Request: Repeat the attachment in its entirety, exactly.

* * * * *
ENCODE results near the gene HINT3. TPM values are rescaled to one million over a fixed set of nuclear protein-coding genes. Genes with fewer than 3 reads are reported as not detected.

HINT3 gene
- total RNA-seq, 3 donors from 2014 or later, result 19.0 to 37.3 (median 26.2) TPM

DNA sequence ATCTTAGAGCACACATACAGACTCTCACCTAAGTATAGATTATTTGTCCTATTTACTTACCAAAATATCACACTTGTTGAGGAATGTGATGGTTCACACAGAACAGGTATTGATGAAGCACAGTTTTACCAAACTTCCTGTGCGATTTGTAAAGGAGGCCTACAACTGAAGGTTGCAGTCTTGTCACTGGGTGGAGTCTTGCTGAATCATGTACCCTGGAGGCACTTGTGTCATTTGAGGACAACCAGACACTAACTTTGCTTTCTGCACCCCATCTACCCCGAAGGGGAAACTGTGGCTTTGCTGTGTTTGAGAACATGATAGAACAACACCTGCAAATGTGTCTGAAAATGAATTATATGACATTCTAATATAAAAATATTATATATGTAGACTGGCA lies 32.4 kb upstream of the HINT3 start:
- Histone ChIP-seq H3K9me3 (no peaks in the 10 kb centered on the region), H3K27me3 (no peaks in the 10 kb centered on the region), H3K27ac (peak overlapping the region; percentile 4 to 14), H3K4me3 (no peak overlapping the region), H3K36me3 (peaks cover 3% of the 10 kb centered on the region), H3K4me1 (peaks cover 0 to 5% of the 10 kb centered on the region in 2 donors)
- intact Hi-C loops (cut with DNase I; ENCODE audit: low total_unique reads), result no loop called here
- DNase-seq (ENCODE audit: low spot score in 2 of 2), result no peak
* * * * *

ENCODE results near the gene HINT3. TPM values are rescaled to one million over a fixed set of nuclear protein-coding genes. Genes with fewer than 3 reads are reported as not detected.

HINT3 gene
- total RNA-seq, 3 donors from 2014 or later, result 19.0 to 37.3 (median 26.2) TPM

DNA sequence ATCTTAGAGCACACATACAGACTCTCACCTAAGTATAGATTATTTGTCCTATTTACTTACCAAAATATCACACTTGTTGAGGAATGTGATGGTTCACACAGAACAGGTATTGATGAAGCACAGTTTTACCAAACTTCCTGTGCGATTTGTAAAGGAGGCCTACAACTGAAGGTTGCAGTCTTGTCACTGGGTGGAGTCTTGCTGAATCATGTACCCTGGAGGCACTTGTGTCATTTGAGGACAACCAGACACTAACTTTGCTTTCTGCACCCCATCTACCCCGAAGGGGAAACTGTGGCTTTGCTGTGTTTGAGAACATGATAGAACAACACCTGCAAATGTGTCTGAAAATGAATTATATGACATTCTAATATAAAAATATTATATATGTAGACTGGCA lies 32.4 kb upstream of the HINT3 start:
- Histone ChIP-seq H3K9me3 (no peaks in the 10 kb centered on the region), H3K27me3 (no peaks in the 10 kb centered on the region), H3K27ac (peak overlapping the region; percentile 4 to 14), H3K4me3 (no peak overlapping the region), H3K36me3 (peaks cover 3% of the 10 kb centered on the region), H3K4me1 (peaks cover 0 to 5% of the 10 kb centered on the region in 2 donors)
- intact Hi-C loops (cut with DNase I; ENCODE audit: low total_unique reads), result no loop called here
- DNase-seq (ENCODE audit: low spot score in 2 of 2), result no peak